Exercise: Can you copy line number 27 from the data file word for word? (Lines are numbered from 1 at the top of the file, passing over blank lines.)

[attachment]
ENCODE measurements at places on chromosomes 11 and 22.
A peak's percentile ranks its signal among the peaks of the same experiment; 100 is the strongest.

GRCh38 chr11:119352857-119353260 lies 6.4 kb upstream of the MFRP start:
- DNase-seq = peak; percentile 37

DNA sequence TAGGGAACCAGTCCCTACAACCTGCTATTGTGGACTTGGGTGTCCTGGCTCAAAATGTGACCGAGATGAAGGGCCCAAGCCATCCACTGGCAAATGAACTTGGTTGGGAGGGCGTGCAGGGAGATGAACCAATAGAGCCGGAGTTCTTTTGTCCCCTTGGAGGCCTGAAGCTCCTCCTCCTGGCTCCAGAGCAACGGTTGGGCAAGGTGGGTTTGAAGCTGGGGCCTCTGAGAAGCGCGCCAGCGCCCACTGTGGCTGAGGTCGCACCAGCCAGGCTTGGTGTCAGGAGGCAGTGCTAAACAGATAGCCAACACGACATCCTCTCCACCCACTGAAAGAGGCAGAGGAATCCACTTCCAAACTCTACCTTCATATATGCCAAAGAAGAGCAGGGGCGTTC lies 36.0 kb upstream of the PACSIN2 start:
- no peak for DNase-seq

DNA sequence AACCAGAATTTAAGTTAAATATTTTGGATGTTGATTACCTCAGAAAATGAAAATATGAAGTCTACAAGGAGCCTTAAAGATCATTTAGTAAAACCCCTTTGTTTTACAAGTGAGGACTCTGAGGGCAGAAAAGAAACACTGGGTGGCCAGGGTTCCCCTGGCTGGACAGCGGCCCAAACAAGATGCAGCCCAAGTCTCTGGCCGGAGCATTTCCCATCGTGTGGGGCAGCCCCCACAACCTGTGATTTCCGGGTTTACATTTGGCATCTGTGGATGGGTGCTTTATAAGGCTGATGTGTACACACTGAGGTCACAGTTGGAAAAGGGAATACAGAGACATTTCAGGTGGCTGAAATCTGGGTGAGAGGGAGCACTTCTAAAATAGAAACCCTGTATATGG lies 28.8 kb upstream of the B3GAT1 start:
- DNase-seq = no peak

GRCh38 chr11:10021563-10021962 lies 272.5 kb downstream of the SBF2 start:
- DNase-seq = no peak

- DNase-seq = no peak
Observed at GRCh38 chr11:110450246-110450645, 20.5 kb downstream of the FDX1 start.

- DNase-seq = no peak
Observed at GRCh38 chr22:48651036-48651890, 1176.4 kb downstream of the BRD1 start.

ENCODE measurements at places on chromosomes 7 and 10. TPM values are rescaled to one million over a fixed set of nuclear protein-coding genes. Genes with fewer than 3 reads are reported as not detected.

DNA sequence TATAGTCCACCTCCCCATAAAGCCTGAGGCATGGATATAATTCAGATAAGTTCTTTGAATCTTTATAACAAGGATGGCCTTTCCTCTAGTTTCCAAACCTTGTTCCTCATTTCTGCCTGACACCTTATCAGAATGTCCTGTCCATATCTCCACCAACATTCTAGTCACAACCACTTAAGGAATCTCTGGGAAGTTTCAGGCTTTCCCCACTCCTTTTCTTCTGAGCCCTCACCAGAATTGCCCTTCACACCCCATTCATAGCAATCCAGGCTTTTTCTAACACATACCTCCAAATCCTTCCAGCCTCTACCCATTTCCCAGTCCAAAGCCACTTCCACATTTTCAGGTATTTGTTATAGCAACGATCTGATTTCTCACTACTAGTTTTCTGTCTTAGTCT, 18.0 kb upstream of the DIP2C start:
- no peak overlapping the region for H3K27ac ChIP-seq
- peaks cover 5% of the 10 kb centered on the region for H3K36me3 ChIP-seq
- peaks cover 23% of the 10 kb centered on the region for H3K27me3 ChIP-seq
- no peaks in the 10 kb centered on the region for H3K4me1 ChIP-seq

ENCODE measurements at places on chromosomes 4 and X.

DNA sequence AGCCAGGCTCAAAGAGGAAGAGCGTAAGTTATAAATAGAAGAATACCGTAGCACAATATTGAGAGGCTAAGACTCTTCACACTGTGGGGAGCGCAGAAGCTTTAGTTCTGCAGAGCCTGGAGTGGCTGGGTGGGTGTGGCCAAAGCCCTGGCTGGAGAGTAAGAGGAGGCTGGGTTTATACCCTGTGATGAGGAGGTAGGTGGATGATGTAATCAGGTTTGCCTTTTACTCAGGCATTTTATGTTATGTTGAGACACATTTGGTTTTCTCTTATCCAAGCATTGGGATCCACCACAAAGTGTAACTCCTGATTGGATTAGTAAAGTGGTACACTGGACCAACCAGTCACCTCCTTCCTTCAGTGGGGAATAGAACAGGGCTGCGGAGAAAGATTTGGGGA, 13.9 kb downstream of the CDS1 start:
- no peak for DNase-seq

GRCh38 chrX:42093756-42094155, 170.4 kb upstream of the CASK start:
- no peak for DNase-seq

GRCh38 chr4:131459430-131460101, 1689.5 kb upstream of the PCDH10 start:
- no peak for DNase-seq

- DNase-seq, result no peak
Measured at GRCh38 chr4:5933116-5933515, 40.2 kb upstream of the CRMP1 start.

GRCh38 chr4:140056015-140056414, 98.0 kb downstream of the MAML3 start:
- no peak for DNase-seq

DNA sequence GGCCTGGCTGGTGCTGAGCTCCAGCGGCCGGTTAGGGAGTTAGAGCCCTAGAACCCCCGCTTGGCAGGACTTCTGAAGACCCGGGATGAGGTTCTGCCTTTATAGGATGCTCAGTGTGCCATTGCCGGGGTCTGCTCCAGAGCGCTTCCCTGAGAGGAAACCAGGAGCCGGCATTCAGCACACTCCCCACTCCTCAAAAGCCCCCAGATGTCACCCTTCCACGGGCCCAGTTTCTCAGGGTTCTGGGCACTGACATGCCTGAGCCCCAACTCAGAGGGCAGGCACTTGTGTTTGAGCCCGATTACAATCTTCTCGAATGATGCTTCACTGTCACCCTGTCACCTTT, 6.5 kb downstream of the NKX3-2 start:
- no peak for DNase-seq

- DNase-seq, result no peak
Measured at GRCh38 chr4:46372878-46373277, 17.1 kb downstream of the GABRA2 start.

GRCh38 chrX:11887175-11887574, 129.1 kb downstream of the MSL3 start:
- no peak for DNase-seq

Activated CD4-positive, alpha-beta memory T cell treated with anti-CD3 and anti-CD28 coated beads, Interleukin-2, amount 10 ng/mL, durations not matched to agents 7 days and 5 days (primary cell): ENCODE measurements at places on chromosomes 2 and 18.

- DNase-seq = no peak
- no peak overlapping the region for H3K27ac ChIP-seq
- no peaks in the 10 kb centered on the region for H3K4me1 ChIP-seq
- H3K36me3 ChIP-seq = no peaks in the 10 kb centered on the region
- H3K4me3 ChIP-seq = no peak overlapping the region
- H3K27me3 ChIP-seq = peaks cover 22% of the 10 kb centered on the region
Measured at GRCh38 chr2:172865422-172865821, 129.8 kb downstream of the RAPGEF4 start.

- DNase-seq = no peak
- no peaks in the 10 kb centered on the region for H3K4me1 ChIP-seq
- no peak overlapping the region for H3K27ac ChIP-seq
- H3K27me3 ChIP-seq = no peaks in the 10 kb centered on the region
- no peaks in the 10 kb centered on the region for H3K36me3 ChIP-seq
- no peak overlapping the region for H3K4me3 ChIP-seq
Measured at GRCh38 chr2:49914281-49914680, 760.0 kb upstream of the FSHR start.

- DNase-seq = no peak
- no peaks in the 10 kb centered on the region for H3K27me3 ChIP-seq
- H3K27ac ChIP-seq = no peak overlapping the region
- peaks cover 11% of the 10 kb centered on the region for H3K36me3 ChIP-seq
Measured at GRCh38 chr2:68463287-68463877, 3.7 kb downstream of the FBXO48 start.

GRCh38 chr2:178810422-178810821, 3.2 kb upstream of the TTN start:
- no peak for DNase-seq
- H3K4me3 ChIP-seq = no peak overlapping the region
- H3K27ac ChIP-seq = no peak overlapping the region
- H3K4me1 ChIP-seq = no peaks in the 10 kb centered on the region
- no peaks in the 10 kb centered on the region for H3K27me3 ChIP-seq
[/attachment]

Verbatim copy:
- no peak for DNase-seq